Saturday 11th October, 6.30pm – Odeon West End and
Tuesday 14th October, 6.15pm – Hackney Picturehouse
With a terminally ill mother, absent father and an older brother serving time for theft, Tim is forced to pull up the slack and care for his indolent younger sister. Selling stolen goods for cash on behalf of a string of iniquitous men, he struggles to live a hand-to-mouth existence. The bailiffs are at the door, his sister’s school threatening intervention if she continues to play truant and news from his girlfriend that he will soon be a father, the pressures web thick and fast. As if that were not enough, Tim silently battles with an ever-worsening illness that he is urged by his doctor to be treated for.
It’s good to see this kind of story getting the attention of an evidently talented director. Duane Hopkins’ lyrical eye tackles a number of problems within British communities and how the net of crime all too easily subjugates victims of circumstance. While it is an intense succession of events, the story is not sensationalist or overworked, it merely shines a light on how easily things complicate readily. It’s a film that is listening to modern realities of uncharted British estates and giving them a stage on which to be acknowledged with all their harrowing details.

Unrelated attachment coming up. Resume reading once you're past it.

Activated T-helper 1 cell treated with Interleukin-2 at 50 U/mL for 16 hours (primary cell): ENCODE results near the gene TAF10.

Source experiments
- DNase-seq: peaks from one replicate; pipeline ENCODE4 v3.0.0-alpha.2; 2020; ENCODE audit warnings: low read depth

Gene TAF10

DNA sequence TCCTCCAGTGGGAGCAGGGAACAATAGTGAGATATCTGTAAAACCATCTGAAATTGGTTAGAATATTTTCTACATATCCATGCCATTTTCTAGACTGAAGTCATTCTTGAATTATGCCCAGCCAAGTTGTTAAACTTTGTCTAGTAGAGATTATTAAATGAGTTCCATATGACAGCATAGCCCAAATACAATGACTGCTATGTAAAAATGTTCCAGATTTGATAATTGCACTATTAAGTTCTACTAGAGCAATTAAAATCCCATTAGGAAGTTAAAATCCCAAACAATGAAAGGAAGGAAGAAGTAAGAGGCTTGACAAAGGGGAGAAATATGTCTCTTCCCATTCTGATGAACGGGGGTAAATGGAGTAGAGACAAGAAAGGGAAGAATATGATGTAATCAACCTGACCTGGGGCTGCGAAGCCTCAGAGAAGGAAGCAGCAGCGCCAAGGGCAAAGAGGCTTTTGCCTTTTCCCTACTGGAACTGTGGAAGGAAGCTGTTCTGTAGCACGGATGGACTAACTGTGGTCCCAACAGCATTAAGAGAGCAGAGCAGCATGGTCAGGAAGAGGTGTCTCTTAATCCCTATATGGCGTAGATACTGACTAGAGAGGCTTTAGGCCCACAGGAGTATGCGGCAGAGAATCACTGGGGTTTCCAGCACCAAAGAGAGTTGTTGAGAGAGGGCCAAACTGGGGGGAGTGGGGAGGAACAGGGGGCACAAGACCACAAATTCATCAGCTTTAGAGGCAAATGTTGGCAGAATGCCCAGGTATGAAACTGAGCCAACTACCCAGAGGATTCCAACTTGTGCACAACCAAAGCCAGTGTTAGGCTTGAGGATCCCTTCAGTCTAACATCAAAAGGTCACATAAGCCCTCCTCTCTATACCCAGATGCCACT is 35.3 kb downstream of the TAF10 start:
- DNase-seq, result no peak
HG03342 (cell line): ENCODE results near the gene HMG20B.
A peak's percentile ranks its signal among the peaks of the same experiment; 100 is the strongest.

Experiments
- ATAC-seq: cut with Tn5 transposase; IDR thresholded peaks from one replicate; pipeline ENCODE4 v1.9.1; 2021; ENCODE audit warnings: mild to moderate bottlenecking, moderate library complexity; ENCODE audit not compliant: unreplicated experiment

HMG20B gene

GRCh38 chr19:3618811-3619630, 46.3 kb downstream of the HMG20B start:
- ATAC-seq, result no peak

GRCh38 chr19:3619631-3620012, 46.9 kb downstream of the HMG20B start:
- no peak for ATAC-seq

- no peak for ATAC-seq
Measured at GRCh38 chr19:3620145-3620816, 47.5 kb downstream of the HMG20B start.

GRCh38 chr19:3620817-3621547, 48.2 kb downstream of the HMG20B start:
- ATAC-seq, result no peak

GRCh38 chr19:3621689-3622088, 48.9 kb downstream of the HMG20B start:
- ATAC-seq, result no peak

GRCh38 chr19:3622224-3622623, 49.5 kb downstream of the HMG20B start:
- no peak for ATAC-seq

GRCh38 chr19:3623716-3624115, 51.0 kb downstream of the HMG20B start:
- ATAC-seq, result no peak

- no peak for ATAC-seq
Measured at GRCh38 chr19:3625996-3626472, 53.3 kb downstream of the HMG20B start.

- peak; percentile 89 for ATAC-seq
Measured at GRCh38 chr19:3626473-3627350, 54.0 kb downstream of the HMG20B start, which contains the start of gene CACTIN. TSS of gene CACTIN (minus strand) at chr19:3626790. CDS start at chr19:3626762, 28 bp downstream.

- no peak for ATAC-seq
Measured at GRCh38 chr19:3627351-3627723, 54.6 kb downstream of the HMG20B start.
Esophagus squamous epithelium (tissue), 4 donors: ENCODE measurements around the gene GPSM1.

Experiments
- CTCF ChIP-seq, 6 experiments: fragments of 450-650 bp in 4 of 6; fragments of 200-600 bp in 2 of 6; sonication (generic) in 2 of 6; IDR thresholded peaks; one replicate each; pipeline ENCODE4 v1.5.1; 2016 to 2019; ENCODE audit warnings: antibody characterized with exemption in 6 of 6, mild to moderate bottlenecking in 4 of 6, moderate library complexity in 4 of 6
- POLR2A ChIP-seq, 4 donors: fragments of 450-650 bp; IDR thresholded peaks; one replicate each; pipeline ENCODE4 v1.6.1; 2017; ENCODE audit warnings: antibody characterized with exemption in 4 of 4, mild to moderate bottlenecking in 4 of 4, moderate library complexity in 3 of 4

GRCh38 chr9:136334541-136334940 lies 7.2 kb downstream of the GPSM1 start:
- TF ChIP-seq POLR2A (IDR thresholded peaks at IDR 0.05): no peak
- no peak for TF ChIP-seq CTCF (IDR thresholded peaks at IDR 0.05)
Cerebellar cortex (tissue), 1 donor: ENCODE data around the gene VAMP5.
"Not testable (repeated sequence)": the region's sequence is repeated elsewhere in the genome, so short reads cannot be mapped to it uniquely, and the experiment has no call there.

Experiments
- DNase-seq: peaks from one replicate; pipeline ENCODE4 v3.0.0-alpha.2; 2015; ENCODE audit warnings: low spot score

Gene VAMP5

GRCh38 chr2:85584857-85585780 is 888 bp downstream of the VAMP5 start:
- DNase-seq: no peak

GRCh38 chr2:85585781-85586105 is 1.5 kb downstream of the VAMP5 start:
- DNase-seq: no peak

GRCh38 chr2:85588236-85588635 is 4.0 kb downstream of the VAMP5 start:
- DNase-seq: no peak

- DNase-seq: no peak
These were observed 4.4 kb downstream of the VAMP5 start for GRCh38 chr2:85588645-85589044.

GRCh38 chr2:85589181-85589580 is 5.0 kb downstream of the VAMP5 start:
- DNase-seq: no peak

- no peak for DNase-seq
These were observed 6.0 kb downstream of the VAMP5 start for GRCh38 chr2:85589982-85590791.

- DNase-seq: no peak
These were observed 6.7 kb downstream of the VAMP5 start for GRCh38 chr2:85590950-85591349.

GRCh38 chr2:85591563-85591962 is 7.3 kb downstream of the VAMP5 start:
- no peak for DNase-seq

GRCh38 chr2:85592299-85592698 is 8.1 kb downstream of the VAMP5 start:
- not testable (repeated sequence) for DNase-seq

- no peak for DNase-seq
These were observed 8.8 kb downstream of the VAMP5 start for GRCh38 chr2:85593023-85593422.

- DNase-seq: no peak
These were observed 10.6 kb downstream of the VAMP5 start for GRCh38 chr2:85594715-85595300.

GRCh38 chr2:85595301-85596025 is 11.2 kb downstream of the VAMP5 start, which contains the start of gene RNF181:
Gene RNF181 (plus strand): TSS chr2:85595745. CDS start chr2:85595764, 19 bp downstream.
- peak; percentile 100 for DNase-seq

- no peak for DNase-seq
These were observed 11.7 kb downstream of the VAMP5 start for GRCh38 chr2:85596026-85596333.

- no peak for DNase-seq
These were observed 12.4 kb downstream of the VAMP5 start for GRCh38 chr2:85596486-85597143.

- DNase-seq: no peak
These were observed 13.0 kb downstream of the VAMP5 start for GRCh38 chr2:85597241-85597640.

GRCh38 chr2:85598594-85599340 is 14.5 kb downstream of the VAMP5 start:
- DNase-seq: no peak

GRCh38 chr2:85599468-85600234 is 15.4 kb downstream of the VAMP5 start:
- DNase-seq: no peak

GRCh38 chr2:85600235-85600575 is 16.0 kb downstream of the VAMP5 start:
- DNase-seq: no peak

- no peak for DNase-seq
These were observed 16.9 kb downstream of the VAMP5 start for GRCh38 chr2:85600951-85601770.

George Mackay’s performance is powerful and runs deep into the contradicting issues. Through Tim’s many roles – subtle and brave – he portrays a young man trying desperately to hold it all together. Charlotte Spencer is the fresh-faced and faithful support that intelligently works through her own character’s simultaneous feelings of love and distance from Tim as she prepares to become a mother.
Its hard-hitting facts and compassionate delivery makes Bypass a poignant example of how the power of human love can sooth hopeless situations, but not always resolve them.
Bypass is released in the UK on 11th October 2014.
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